Analysts: Hezbollah push for Lebanon off-shore drilling risks war with Israel "through miscalculation or intentional effort" at escalation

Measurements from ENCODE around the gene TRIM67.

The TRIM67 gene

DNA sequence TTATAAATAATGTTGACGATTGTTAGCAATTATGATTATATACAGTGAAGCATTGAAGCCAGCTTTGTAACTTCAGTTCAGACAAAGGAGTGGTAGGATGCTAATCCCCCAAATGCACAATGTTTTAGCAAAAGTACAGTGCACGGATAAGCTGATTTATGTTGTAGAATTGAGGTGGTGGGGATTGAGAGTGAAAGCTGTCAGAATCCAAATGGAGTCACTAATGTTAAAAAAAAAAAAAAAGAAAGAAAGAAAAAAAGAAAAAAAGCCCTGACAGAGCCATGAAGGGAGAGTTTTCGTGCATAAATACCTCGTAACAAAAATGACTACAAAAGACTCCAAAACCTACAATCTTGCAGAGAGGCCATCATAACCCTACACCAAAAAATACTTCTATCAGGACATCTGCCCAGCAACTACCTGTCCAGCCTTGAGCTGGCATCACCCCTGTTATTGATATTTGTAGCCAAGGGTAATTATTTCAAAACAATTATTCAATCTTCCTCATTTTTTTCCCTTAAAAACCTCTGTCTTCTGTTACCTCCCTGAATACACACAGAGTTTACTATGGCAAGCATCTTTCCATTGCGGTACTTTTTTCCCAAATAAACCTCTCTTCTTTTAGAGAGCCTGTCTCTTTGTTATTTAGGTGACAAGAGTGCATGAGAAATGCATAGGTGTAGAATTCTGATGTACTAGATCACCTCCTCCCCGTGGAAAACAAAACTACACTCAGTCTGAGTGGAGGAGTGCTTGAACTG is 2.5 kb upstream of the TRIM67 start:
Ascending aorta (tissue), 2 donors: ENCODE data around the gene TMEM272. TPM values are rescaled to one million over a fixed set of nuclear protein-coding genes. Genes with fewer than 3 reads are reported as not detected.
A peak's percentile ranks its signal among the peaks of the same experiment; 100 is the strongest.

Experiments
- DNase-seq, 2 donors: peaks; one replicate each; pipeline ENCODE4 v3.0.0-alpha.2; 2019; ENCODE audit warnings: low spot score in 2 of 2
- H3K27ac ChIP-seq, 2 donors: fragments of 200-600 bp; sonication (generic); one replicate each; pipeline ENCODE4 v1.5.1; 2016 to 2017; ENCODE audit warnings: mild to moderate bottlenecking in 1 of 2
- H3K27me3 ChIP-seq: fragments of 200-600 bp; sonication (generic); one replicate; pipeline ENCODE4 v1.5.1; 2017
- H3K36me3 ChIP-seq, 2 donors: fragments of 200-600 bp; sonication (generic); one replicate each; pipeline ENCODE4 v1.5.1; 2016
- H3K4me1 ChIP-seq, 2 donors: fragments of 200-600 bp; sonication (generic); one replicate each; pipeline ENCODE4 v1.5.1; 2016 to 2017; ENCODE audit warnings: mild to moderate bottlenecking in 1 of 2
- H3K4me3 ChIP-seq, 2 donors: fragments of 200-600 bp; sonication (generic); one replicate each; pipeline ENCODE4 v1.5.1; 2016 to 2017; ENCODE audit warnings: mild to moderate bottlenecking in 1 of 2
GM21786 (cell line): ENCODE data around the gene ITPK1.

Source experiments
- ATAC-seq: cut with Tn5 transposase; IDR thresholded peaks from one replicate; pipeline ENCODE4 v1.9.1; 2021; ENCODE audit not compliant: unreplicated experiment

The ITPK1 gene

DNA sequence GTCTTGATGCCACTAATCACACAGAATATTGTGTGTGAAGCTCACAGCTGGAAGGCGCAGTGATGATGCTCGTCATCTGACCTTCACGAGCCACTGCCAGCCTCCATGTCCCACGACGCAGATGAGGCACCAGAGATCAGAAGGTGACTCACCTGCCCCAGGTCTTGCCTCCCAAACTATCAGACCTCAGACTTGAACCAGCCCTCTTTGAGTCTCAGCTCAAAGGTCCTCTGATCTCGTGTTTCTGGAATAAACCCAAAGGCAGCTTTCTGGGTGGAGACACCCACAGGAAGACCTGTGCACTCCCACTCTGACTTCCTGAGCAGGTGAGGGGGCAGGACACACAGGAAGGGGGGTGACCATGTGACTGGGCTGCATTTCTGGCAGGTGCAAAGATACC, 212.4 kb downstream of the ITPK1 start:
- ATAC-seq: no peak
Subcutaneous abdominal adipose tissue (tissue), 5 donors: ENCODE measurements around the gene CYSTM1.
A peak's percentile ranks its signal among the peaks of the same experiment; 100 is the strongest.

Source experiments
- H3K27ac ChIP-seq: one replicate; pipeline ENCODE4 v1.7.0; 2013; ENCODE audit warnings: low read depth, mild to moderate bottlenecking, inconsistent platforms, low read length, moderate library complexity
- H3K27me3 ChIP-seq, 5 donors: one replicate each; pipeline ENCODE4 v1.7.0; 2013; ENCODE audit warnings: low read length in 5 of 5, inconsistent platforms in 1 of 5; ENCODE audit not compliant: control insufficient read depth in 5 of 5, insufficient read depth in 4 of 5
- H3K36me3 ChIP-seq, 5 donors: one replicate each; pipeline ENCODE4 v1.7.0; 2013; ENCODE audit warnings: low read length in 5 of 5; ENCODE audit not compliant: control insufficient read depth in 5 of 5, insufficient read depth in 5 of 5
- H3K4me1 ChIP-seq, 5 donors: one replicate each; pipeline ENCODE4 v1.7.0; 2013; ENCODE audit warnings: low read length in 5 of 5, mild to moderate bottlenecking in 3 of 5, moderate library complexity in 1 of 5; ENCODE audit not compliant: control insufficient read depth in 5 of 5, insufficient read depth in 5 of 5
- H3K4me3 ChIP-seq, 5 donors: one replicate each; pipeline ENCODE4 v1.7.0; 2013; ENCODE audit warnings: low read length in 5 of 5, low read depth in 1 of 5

The Washington Examiner on Friday outlined a scenario under which the next war in the Middle East may break out as a result of what the outlet described as competing "Israeli and Lebanese claims over a potentially lucrative plot of [underwater] territory," with the recently formed Lebanese government set to "move ahead with decrees that signal the beginning of bidding for drilling rights" to energy resources underneath disputed waters along the Israel-Lebanon border. The outlet cited David Weinberg, a senior fellow at the Foundation for Defense of Democracies, explaining that Jerusalem would have to react to any such Lebanese move, which would be an implicit claim of sovereignty that would in addition potentially cost the Israelis "billions of dollars of revenue." The Israeli daily financial newspaper Globes had already explained months ago that Israel would be "liable to lose territory if it does not object to the Lebanese acts in court, or even militarily," and Weinberg emphasized that "there's a very significant possibility that this could lead to increased tension on both sides, either as conflict through miscalculation, or an intentional effort by Hezbollah to escalate." The Examiner noted that the Israelis have deliberately "avoided issuing tenders" so as not to inflame the situation. Meanwhile Hezbollah chief Hassan Nasrallah recently reemphasized that his Iran-backed terror group would seek a military confrontation with Israel and has claimed an April attack on Israeli soldiers. The group is widely thought to be seeking a way to rebuild its shattered brand as a Lebanese organization protecting Lebanese sovereignty from Israel, and last October Lebanese Forces leader Samir Geagea slammed Hezbollah for trying to open "another front with Israel" by pressuring the Lebanese Energy Ministry - which it controlled by proxy - to issue drilling tenders to disputed waters. National Liberal Party leader Dori Chamoun piled on, accusing then-Energy Minister Gebran Bassil of being used by Hezbollah to among other things cause "another clash with Israel." Observers fear that Hezbollah has been specifically setting up a naval confrontation. The group has for years been accusing Israel of stealing Lebanon's energy resources - going so far as to describe Israel's Leviathan field as inside Lebanese waters - and has even warned that Lebanon's oil and gas sector was "becoming vulnerable to Israeli piracy" specifically by the "deliberate obstruction of issuing licenses." A February speech by Nasrallah saw him insisting at least three times that Israel is engaged in a plot to plunder Lebanese oil. Journal of Diplomacy’s Ziad Achkar noted in that context that a war over off-shore energy would be attractive for Nasrallah because it would allow him to "come[] off as Hero of Lebanon, defending resources where government can’t" and to justify holding on to advanced anti-ship weapons that Hezbollah uses to maintain its Lebanese state-within-a-state. Achkar situated the strategy as a "flashback to 2006, provoking Israeli war to regain public support that was dwindling."